Because when you’re writing a story down it’s a much more fractured process, in that you are on your own, in your head and you can’t see the impact of your story as it unfolds. Any parent will tell you that telling a story to young children without doing the voices is a no-no so, today, whilst I was dictating to my PC, Dragon understood me, even though I was doing the voices.

I’m certainly past the conscious incompetence stage with Dragon and I feel that I’m using it as naturally as I would any other piece of software. It’s really intuitive and that’s quite impressive considering I’ve never used a software like this before.

Day five

Well, it’s the end of a working week and I am well and truly converted to this way of working. I do not know how many words per minute I am currently working at with Dragon, however, it certainly a lot closer than I ever thought it would be to typing and I may even be surpassing my typing speed as it really does feel very easy to do this.

Today I dictated a review, completed nearly 2 chapters of a story I’m working on and because I got that done so quickly I spent the rest the day playing Grand Theft Auto online. What a great day to be alive.

Day six

That’s right, when I said I write every day I meant it, well, to be honest, I started using this software on a Thursday it’s actually Wednesday of the following week now and I’ve got a lot to get done. I’m not really thinking about Dragon at the moment I’m just using it.

That’s quite a statement, you don’t think about Word as your typing or Scrivener if you’re writing a story? They are tools that allow you to get on with your job and any tool that gets out of the way and lets you get on and do what you do is a good tool.

My weeks nearly up and reflecting about the issues that I have faced switching to Dragon, the greatest has been that remarkable mental block that comes from talking to your computer instead of typing on it. Once I got over that Dragon hasn’t skipped a beat.

Day seven

Well, it’s the final day of my week-long experiment using Dragon. Will I make a permanent switch to Dragon? Will I forget my 20+ years of typing and abandon my keyboard to this new man fangled way of speaking to a computer?


So last night, and this morning I used Dragon to work with Scrivener, which is natively supported, so Dragon displays a window when my text appears as I speak, once done I simply transfer my text into Scrivener and away I go. Scrivener is not a common piece of software so I was very surprised that I could work with it at all.

Switching back to Word I can certainly say that Dragon is more at home here, however, there was no discernible difference between using Dragon in Scrivener, Word, Excel or Outlook, that’s right I’ve been sending my emails using Dragon Professional Individual v15 as well. I apologise if any emails you got last Thursday were a little odd, Dragon and I didn’t work so well together day one, now are best buds.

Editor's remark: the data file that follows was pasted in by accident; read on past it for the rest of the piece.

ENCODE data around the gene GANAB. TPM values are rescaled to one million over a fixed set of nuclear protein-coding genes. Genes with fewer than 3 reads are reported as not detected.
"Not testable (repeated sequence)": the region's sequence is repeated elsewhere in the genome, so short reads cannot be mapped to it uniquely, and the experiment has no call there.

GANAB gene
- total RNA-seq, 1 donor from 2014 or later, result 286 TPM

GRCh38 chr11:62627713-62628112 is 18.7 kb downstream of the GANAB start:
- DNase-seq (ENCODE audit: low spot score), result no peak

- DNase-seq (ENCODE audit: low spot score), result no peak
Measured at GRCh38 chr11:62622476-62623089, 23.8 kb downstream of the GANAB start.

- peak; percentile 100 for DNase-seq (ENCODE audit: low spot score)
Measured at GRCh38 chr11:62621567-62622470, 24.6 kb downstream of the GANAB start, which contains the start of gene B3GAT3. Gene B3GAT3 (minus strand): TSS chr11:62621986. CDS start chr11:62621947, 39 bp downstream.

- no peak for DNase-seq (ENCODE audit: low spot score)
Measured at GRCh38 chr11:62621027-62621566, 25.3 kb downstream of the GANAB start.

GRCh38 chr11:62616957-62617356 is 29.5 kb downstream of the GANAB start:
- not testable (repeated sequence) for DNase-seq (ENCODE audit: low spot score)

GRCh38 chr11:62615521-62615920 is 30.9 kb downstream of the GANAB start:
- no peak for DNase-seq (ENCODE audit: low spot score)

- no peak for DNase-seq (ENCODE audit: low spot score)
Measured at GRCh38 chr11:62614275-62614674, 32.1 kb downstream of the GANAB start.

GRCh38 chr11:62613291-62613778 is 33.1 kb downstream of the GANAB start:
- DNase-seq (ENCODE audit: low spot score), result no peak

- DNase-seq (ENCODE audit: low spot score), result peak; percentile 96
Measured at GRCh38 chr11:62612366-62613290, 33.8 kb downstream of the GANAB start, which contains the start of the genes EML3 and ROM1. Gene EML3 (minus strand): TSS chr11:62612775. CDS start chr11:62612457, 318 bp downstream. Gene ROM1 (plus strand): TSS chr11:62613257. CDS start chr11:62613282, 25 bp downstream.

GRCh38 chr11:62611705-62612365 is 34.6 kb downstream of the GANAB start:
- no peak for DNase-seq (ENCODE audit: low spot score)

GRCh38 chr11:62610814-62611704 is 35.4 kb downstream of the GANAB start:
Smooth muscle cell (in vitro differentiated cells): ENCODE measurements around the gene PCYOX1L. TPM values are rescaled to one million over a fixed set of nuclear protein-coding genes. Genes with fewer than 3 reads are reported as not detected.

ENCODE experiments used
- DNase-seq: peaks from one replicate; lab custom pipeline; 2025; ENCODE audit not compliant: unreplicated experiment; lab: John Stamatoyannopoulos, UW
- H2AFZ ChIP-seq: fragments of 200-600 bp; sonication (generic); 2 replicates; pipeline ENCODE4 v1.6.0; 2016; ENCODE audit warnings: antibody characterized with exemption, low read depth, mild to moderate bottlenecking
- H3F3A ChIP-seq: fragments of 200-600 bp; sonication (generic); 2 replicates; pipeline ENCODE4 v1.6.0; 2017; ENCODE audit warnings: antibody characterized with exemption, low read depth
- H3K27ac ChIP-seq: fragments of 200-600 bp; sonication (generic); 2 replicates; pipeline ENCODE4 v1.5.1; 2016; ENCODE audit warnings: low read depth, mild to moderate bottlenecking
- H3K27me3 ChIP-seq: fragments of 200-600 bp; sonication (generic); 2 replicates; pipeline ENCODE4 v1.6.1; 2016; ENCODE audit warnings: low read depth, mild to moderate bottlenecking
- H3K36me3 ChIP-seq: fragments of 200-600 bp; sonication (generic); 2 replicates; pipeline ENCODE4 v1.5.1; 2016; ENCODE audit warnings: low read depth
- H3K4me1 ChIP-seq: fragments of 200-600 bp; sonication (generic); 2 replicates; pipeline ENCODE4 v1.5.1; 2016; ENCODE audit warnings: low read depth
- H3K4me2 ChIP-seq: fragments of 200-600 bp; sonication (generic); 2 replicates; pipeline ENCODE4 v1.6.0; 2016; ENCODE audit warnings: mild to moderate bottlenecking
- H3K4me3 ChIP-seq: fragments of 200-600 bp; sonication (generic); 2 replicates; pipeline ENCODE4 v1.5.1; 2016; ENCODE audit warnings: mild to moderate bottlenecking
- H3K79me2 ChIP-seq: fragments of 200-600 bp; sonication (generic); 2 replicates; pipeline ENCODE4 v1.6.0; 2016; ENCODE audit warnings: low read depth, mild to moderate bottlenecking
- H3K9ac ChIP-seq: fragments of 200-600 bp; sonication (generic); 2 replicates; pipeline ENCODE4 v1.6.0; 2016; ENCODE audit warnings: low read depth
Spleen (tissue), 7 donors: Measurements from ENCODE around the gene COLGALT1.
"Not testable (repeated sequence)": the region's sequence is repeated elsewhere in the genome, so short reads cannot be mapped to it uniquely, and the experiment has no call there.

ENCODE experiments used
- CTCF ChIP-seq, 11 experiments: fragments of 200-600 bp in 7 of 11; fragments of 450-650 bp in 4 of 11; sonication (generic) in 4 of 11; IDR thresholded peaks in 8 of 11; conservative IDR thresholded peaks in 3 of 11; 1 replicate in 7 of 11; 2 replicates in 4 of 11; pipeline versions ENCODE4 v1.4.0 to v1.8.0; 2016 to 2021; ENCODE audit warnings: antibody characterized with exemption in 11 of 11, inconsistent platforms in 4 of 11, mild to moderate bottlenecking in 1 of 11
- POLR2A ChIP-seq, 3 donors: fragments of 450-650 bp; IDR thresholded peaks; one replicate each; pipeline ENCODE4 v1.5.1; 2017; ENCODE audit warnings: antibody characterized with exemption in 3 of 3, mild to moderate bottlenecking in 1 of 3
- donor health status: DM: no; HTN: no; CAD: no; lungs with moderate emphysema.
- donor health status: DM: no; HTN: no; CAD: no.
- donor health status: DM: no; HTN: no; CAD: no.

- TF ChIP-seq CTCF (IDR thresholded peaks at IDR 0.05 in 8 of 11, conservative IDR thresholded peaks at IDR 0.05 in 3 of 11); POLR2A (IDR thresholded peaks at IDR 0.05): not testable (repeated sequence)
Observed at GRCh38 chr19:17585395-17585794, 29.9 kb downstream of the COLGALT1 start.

Dragon is a remarkable piece of software, at the start of this week I would never have believed that I would be able to produce a document faster by talking to a computer than I would by typing.

The thing is, Dragon Professional Individual v15 is so accurate compared to anything else I’ve ever used before that I really am able to talk faster than I can type. As the week is going on Dragon has become more and more accurate and at the moment isn’t making any mistakes at all. It’s picking up all my little nuances and idioms of my speech and is doing exactly what I want.

When I review a product, I am inherently looking for flaws, I want to tell you the good and the bad about every piece of software that I use. It’s incredibly hard to find an issue with Dragon, now you look at my previous reviews and you will see that if something is bad I will say it’s bad regardless of the consequences.

My site may be small, it may be run by one man and I may not always get it right but I am always honest. This is why my site gets a lot of traffic and in the past, many people have said they have purchased a product directly because they trust my reviews.

Instead of writing a story I can tell a story

Matt Ince, childrens author

So I have been trying to find faults with Dragon Professional v15, I thought I’d start with the pros and cons list but that hasn’t helped because here my cons:

1) Dragon cannot tell if I am saying Blow or Below, this is my fault, I speak with a West Country accent, and even if I think I’m saying them differently they sound the same. I can’t blame Dragon for this, but if you have accented speech you may need to adjust slightly for Dragon to cope.